All in all, Home Ownership Matters! Truer words were never spoken.
By Gary Thomas, 2012 President-Elect, National Association of REALTORS®
In 2011, all of you heard quite a bit about a devastating provision in the Dodd-Frank financial reform law called the Qualified Residential Mortgage or QRM.
There was quite a bit of activity before the August 1st deadline for a letter to be submitted to federal regulators.
After that, things have been kind of quiet. But don’t mistake that for inactivity. The regulators have been reading excellent comments about how this rule would devastate the housing market.
To keep the pressure up, we gathered the Coalition for Sensible Housing to plan strategy for the year ahead. The broad-based Coalition, forged by NAR along with 47 other organizations, focuses on the proposed Qualified Residential Mortgage (QRM) rule. Published on April 29, 2011, the proposed QRM regulation is a complicated issue that could hurt our businesses
It was a great meeting of minds. A lot of smart ideas were bounced around about how to keep the issue in front of elected officials, the media and the regulators.
Last week, there was a meeting of the Coalition for Sensible Housing to plan strategy for the year ahead.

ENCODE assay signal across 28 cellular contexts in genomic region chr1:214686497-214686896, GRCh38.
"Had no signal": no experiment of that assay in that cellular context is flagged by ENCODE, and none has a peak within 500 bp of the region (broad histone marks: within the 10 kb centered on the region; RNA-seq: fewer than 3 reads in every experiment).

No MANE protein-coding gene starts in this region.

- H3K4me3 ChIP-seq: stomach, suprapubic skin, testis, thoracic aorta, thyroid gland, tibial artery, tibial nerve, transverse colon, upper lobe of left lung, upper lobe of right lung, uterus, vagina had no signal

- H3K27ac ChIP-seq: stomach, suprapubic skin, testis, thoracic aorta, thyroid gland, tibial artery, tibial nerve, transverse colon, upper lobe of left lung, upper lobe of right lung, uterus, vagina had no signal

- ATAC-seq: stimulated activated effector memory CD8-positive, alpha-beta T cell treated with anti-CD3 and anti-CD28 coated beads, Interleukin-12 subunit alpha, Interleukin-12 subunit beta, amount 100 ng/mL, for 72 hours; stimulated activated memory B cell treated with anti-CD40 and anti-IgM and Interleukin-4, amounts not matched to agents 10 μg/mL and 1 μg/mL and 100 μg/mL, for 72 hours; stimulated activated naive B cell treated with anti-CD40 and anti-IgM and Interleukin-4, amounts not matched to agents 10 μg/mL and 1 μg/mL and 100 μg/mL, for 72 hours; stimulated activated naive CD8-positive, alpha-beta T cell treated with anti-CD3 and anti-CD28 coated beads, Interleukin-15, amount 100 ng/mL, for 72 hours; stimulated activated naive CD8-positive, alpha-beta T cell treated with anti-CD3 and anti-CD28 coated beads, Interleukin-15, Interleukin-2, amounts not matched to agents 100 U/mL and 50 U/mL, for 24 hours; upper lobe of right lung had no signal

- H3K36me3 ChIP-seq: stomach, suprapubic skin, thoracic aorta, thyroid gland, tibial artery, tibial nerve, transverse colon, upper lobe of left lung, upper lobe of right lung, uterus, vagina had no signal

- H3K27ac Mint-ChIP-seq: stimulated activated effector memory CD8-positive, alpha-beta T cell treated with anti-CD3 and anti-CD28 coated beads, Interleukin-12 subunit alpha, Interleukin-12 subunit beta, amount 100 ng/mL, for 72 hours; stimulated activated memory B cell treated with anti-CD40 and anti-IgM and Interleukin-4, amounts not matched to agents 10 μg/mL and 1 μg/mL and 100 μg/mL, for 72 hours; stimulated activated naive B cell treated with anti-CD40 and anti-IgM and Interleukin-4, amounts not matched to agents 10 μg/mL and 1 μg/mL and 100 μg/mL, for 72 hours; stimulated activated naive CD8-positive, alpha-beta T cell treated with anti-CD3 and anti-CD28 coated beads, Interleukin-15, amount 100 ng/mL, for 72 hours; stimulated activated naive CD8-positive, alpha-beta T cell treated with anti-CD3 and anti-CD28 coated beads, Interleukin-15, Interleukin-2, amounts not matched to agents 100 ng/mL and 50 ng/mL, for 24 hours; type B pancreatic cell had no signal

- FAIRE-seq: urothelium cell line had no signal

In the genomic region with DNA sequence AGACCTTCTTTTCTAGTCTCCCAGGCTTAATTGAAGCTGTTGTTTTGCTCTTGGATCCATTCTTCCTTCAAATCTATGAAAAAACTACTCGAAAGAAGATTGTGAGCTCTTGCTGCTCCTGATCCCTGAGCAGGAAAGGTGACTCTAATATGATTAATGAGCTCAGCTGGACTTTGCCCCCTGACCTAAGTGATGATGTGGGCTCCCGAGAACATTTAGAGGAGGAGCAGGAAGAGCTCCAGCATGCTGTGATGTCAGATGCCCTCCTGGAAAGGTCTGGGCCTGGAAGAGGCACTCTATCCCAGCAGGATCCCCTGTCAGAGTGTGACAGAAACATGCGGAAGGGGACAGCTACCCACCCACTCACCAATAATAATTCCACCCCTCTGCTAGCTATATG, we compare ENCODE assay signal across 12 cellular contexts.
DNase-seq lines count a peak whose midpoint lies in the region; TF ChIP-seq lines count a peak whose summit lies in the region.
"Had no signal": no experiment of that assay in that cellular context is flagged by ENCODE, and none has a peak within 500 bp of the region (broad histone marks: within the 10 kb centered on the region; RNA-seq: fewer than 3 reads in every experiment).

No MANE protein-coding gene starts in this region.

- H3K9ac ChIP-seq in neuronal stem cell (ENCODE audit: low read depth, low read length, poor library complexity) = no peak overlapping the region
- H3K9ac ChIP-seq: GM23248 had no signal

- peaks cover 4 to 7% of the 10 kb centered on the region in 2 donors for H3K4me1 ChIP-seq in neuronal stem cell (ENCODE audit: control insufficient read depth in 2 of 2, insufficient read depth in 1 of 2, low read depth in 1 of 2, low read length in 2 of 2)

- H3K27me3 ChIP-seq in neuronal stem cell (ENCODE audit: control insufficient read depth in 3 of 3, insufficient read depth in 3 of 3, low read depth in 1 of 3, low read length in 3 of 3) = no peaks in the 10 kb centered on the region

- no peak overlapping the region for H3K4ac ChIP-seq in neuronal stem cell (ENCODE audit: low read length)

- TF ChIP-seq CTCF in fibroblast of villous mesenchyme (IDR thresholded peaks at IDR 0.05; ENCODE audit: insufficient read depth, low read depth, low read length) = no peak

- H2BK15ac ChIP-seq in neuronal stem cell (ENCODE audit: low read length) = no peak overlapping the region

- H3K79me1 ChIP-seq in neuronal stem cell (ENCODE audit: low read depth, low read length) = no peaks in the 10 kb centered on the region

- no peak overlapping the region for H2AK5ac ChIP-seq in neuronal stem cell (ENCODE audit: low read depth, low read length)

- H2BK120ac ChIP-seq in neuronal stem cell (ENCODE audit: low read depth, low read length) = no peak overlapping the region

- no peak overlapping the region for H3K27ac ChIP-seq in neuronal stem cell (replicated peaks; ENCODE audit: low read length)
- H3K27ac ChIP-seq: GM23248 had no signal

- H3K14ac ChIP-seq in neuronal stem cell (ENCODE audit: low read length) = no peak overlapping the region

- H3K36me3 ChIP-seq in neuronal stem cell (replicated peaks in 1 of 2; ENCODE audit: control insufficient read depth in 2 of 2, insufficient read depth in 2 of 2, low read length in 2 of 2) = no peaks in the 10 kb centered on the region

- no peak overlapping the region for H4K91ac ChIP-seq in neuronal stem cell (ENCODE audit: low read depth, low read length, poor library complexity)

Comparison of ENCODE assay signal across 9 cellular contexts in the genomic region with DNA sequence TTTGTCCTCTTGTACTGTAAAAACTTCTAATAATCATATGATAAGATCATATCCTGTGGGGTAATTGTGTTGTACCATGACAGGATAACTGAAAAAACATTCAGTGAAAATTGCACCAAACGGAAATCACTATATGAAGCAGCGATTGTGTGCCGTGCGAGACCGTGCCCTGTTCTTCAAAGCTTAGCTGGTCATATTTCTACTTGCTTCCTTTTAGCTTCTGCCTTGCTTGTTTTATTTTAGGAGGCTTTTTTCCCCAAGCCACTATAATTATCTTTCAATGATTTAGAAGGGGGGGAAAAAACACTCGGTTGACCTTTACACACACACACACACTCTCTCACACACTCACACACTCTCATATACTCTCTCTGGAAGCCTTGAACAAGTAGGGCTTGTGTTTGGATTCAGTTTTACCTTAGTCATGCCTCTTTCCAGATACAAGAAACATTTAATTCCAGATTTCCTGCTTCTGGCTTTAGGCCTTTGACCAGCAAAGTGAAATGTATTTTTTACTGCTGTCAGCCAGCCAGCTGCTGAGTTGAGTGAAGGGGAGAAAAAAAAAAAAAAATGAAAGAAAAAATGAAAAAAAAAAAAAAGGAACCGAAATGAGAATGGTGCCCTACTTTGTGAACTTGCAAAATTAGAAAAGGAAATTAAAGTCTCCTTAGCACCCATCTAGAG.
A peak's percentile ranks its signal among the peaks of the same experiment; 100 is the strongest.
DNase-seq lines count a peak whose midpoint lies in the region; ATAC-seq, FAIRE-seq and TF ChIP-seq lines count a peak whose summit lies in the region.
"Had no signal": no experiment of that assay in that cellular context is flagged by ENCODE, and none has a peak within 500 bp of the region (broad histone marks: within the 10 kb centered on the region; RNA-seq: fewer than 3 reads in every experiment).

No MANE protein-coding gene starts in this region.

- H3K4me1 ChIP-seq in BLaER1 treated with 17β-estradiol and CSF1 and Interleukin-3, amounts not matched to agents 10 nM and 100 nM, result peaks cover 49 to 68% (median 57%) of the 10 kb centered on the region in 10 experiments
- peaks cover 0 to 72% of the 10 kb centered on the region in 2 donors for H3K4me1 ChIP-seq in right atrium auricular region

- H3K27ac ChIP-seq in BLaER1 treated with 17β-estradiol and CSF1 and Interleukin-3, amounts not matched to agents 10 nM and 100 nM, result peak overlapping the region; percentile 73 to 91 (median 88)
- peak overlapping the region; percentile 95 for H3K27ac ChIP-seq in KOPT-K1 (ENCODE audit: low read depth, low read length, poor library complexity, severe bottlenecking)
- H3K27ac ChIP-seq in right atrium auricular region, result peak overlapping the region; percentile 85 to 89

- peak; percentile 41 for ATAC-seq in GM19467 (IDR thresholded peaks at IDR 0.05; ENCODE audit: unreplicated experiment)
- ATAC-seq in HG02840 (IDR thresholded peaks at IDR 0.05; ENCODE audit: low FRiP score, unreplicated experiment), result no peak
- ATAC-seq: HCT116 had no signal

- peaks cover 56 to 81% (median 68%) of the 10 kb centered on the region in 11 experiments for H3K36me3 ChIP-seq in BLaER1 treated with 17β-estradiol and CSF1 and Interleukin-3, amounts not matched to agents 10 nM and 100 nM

The Coalition has made an impact. We have gathered support from 53 U.S. senators, who wrote and submitted a letter by the August 1st deadline. The letter expressed their intent on QRM and opposition to the larger down payment. In addition, 310 House members signed a similar letter. Regulators have received many comments and are currently digesting that feedback.
The issues surrounding QRM arose from the financial reform legislation. Congress sought to improve the quality of mortgage lending and restore private capital to the housing market. To discourage excessive risk taking, they passed the Dodd-Frank Act requiring that lenders securitize mortgage loans to retain 5 percent of the credit risk, unless the mortgage is a Qualified Residential Mortgage (QRM) or is otherwise exempt.
Unfortunately, the rule defining how the law should be enacted has been too narrowly written. Particularly troublesome are provisions mandating higher down payments—as high as 20 percent—with even higher levels of minimum equity required for refinancing.
Even if we succeed in eliminating the down payment rule, we still need to focus on the debt-to-income ratios and credit standards.
As proposed, the rule would disproportionally impact first-time and minority borrowers. In addition, the higher rates will slow home sales, lower home prices and likely slow the housing industry during what is a fragile stage of its recovery.
We’ve been working on the issue for some time now, and I wanted to let you know that it is still very much a priority for NAR. We don’t know when the final rule will come out, but we are continuing to push back—now and in 2012.